1. Take Orders from a Dog
Sometimes the only thing standing between an artist and true greatness is the lack of a good pet. German composer Richard Wagner relied on his spaniel, Peps, to guide him through the creation of Tannhäuser, an epic opera about the struggle between sacred and profane love. Peps had his own stool next to Wagner's piano, and whenever Wagner was having difficulty with a passage, he'd take direction from his pooch. In the process, Peps would go berserk when something didn't agree with his ear, and Wagner would tweak the opera to please him.
2. Turn Hatred into Motivation
Norwegian playwright Henrik Ibsen despised Swedish playwright August Strindberg, but he couldn't have written some of the greatest works of modern drama without him. The two traded jabs for well over a decade at the turn of the 20th century: Strindberg accuse Ibsen of copying his work, claiming that Ibsen's Hedda Gabler ripped off his Miss Julie; Ibsen countered that Strindberg was psychotic. And Ibsen may have had a point -Strindberg was given to catatonic spells and often lashed out with a knife at invisible enemies behind his back. Ibsen loathed Strindberg so fiercely that he hung a portrait of his nemesis over his desk, which he used as a particularly masochistic form of inspiration. Ibsen would tell visitors, "I cannot write a line without that madman standing and staring down at me with those crazy eyes."
3. Smell the Success
German writer Friedrich von Schiller composed the 1785 poem "Ode to Joy," which Beethoven later set to music in his Ninth Symphony. What inspired Schiller's passion for happiness? Rotten apples. The poet insisted that he needed the smell of putrefying fruit in the air to write, so he kept his desk drawer well stocked. But here's the weird part: Schiller may not have been (completely) crazy. In 1985, researchers at Yale University found that the scent of spiced apples can lift a person's mood significantly and stave off panic attacks.
4. Play Dead
When poet Dame Edith Sitwell was a little girl growing up in Victorian England, her parents would lock her into an iron frame to straighten out her spine. Sitwell hated them for it, and she rarely spoke to her parents later in life, even as she became increasingly famous for her poems about the London Blitz during World War II. The countless hours that Sitwell spent locked inside of that iron frame may have had a peculiar effect on her mind. As an adult, to cultivate a state of tranquility, Sitwell would wake up every morning and lie down in a coffin. After a few hours, she'd feel calm enough to write.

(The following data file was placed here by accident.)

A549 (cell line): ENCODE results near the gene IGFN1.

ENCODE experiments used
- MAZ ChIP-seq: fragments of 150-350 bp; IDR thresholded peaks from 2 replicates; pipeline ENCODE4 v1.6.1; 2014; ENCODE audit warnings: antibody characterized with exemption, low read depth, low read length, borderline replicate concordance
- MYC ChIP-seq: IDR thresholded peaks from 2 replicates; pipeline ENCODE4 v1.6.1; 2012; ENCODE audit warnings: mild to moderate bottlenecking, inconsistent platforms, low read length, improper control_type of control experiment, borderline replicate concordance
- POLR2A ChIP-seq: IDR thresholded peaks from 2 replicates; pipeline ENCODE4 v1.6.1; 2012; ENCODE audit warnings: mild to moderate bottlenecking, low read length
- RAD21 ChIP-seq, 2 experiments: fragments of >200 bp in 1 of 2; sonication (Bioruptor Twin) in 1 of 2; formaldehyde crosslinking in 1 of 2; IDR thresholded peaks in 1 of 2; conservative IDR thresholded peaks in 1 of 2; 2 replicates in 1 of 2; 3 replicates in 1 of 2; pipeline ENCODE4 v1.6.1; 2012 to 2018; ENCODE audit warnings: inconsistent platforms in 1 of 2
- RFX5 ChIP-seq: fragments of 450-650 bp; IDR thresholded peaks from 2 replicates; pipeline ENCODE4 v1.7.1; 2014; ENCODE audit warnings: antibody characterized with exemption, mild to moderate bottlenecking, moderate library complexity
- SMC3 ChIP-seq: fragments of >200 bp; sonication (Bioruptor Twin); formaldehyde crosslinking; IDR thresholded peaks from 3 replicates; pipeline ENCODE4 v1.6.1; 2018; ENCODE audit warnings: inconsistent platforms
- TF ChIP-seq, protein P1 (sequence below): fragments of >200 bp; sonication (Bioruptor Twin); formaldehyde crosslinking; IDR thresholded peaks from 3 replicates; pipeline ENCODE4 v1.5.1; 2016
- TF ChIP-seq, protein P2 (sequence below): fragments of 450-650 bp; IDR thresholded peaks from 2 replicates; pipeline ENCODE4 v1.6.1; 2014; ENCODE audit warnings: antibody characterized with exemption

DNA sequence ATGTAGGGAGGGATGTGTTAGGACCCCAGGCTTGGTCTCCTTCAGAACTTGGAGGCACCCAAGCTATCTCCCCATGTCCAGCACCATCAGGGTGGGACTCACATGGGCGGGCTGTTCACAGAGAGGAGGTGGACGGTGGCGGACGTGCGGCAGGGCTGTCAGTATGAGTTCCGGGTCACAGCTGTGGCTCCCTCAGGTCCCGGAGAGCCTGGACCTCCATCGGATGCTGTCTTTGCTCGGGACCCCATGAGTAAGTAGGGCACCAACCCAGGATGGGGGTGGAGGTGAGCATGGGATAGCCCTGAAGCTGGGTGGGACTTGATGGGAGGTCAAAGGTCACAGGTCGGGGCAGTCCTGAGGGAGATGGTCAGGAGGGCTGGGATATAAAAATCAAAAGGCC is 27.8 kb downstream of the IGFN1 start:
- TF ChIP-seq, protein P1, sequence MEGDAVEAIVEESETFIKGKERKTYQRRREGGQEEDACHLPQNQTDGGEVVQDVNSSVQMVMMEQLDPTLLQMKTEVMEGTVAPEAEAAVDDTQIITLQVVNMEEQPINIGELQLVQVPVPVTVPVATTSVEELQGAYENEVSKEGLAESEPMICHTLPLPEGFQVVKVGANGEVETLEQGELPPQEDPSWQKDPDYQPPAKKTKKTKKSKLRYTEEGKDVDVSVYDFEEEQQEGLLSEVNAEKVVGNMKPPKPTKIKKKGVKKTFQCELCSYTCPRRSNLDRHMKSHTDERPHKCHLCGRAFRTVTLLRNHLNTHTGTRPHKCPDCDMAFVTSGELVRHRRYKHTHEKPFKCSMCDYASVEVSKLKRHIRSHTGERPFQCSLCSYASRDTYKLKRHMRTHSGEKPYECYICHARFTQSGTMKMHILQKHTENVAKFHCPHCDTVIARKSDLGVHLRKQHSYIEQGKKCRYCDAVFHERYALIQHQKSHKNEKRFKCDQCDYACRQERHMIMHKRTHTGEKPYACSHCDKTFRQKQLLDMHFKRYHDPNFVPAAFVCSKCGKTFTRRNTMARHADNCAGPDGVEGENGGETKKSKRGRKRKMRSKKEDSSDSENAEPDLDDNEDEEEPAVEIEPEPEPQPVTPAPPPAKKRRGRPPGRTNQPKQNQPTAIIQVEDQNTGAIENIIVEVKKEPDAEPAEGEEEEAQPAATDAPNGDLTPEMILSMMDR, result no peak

5. Get a New Hairdo
Ancient Greek orator Demosthenes found early in his career that he had trouble staying on task while studying or writing -it was just too tempting to throw on some sandals and go to town! But Demothenes found a clever way to make himself work: When he felt wanderlust, he'd shave off half of his hair. Knowing that he looked far too ridiculous to leave the house Demosthenes would be able to concentrate on his writing for a couple months at a time -or at least until his hair grew back.
6. Lay Everything Bare
Clothes can be such a distraction. Victor Hugo, the celebrated French author of realist novels that would become sentimental musicals (Les Miserables, The Hunchback of Notre Dame), conquered writer's block by shutting himself in a room, completely naked, with just a desk, a pen, and paper. He ordered servants not to give him clothing until he'd finished working.
To write his final novel, Ninety-Three, Hugo took his nudity outdoors. Every morning, he'd stand in the buff on his roof and pour a bucket of water over his head. Fully refreshed, he'd then go into a glass cage, which he called his "look out" and write standing at a podium, naked.
_______________________The article above, written by Ethan Trex and Linda Rodriguez McRobbie, is reprinted with permission from the Scatterbrained section of the September-October 2011 issue of mental_floss magazine. Get a subscription to mental_floss and never miss an issue!
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